2 answers
Asked Viewed 140 times Translate

How many years does it take to become a clinical psychologist,what are some skills/education requirements for this career?

I'm a 16 year old female ,currently in junior year who loves to help people who are going through emotional problems and is very empathetic with people and is thinking into going into the path way of psychology but im not sure whats exactly is required to go into that career. #college #psychology

+25 Karma if successful
From: You
To: Friend
Subject: Career question for you
100% of 2 Pros
100% of 1 Students

2 answers

Updated Translate

Claudia’s Answer

I have learned that before I can help others, I need to learn how to help my self.  I volunteer every Monday at my local church to help hurting women to overcome pain and struggles, but before I could do that, I had to attend the program my self.  It is very important to have an understanding how we can best help others, not just by having similar story or situations, but truly understand the cause and ways to heal.  If you enrolled a program like I did and find the healing or how to overcome your struggles, then you will become an amazing candidate to be a therapist or psychologist, there are so many roles in that area that you can study, not necessary by medicating but giving tools or resources to find healing.

Updated Translate

Kayla’s Answer

Hi Cristal!

I have been in the same position. I have always been invested in people's journeys, individuals would often come to me for advice, and I felt a lot of empathy for others in all kinds of situations. We are helpers and want to do what we can to fix issues. This is why I chose to earn a degree in Psychology with a minor in Sociology - I love helping people.

There are many routes in the field of Psychology. I believe you are referring to a Clinical Psychologist which is the typical therapist career. To become a licensed Clinical Psychologist you would need a Doctorate. This also requires experience in the field for so many hours (typically around 2,000 hours), passing a licensing exam, and continued education after you get your licensing. It is a big commitment!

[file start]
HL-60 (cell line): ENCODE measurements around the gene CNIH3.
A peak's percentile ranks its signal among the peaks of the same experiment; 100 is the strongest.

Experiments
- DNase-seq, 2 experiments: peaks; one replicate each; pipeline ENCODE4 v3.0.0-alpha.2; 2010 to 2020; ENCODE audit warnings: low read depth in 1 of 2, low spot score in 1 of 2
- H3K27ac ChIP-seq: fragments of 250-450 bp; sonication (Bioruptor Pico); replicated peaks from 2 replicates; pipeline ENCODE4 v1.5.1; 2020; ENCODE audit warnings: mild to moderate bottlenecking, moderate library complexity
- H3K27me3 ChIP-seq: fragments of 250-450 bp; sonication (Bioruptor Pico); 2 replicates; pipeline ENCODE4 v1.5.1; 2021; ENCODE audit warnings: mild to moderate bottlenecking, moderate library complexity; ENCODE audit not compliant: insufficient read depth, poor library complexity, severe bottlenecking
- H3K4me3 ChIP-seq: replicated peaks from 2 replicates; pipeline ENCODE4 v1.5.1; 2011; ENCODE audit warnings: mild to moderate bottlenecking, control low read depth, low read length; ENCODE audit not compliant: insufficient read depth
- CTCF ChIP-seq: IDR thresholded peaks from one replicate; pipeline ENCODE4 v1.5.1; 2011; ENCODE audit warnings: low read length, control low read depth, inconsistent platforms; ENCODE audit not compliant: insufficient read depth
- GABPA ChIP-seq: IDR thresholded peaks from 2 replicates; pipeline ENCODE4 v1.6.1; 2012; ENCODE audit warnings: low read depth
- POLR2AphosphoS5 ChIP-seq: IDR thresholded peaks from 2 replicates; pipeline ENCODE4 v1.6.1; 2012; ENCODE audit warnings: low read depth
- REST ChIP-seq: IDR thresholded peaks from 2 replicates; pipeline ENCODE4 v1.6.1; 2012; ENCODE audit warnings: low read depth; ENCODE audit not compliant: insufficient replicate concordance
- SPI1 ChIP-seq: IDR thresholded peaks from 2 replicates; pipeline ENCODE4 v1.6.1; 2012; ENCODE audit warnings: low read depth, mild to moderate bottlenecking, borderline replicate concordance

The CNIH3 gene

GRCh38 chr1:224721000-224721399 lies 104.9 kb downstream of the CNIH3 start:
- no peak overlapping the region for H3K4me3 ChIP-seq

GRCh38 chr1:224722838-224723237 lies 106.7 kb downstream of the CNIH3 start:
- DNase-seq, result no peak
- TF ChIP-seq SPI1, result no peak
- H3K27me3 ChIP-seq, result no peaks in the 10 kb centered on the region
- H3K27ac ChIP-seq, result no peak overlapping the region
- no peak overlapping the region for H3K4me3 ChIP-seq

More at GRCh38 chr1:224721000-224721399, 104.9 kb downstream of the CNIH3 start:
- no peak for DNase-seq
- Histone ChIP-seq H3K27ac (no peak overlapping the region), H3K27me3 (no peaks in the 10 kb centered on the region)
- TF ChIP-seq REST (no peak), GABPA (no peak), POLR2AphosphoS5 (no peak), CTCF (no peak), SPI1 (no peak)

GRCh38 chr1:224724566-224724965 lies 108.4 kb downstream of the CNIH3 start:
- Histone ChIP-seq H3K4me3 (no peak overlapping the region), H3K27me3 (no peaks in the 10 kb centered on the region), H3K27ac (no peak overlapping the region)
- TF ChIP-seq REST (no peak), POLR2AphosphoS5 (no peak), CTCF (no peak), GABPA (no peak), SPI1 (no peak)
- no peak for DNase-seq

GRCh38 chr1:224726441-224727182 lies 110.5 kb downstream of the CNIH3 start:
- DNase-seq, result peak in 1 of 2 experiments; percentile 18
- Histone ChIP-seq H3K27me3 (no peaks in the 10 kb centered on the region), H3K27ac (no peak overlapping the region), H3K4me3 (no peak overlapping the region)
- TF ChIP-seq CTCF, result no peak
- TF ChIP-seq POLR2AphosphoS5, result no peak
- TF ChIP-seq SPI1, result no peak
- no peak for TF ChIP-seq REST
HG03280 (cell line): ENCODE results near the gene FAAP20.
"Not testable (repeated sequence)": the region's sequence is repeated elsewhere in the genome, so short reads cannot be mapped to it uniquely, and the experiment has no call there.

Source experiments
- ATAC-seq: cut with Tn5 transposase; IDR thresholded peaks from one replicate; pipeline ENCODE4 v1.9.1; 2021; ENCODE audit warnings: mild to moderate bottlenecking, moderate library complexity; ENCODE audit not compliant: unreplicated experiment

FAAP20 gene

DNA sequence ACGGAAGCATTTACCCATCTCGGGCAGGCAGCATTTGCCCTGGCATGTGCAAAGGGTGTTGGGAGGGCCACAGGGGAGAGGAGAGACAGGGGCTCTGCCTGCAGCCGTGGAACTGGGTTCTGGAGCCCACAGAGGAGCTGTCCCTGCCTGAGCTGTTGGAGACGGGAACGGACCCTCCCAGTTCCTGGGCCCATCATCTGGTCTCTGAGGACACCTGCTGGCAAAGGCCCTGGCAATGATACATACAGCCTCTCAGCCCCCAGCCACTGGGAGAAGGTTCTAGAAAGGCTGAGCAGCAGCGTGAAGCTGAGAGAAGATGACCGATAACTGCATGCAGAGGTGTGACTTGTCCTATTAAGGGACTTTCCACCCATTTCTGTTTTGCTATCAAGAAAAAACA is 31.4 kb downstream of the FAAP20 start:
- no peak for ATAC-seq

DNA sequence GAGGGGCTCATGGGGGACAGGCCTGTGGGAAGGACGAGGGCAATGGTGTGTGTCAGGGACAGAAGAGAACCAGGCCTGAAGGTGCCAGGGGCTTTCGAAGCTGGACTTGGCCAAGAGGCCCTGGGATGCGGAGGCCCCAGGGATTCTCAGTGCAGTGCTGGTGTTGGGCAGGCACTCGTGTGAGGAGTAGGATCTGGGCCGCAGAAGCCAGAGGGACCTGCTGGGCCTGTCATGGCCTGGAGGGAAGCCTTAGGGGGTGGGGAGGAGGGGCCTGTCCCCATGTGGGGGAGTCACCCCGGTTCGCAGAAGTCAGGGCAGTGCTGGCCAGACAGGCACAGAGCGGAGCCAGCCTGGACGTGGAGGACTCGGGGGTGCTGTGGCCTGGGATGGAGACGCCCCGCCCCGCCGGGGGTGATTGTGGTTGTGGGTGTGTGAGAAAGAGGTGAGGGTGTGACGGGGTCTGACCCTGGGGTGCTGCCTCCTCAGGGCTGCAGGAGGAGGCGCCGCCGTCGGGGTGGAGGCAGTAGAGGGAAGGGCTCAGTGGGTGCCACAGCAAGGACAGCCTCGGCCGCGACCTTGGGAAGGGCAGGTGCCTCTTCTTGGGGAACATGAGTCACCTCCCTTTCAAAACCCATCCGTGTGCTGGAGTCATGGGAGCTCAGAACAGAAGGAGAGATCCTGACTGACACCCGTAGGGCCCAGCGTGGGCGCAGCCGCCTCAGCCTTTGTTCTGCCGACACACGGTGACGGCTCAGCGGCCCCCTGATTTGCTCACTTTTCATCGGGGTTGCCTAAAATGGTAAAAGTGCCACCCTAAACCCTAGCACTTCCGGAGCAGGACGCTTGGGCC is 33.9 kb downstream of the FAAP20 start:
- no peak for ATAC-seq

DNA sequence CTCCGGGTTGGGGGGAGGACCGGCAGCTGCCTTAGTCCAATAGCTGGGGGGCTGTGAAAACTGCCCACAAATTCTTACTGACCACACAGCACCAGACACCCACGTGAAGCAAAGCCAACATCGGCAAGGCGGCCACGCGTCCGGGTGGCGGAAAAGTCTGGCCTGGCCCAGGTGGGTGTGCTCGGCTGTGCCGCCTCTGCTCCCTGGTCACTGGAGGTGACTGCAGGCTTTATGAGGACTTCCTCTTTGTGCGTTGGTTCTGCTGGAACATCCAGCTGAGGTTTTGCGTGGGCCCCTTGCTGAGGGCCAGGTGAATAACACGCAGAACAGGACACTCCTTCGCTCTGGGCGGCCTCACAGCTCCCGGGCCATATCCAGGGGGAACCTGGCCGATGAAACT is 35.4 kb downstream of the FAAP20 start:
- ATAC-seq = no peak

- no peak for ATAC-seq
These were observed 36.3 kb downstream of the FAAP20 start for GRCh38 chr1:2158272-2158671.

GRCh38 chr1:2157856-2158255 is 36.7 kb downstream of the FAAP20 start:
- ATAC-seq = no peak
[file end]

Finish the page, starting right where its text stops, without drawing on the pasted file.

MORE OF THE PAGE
If having a practice and seeing patients day in and day out is not something you would like to commit yourself to, I would suggest looking into sub-fields of Psychology. Some of the focuses are Behavioral, Cognitive, Forensic, Organizational, Environmental, and more. Graduates with a Bachelor's Degree go into work as career counselors, probation/parole officers, childcare workers, social workers, journalists, researchers, sales representatives, human resources - the opportunities are endless. Also look into other careers that focus on people skills. Complimentary fields would be Sociology, Education, Public Health, Criminal Justice, Law, Business, and Communications among others.

I personally did not continue my education into Clinical Psychology as I thought I would when I was a teenager. The schooling was too long and I had too many other interests to narrow down to one subject. Also, if you are truly an empath it can be very hard to take on other people's emotional baggage constantly. I would look into opportunities like Claudia mentioned - maybe offer your services at a church, join some local organizations, volunteer, make connections where you can help others without necessarily having a degree in Psychology.

Find out what your other interests are. After taking a personality test to determine how my likes and needs would match to a career path, I perfectly aligned in 4 of the 6 categories listed. I asked my professor what that meant, and he told me that I essentially need to find a job that can fulfill all of the areas at once or find a job that fulfills one or two areas and pick up hobbies in the other areas. I like to be creative, I am very organized, I like creating efficiencies, I enjoy helping people and being around people. I need a very versatile job to fulfill my needs and that was not being a therapist. I worked in healthcare for a few years and I am now an Executive Assistant at a large company. I work with a Vice President on a team with 1,500 people, my days are never the same, I am the point of contact to help everyone, I get to be creative, I get to organize and streamline processes, I get to use my research and mathematical skills - it is a perfect role to match my personality. Sometimes doing what you love manifests in a role you would have never thought about, so I would encourage you to do some more reflection.

Kayla recommends the following next steps:

Research Psychology degrees and what careers you can do at each level (BA, MA, PhD)
Make a list of your strengths and interests
Take some career and personality assessments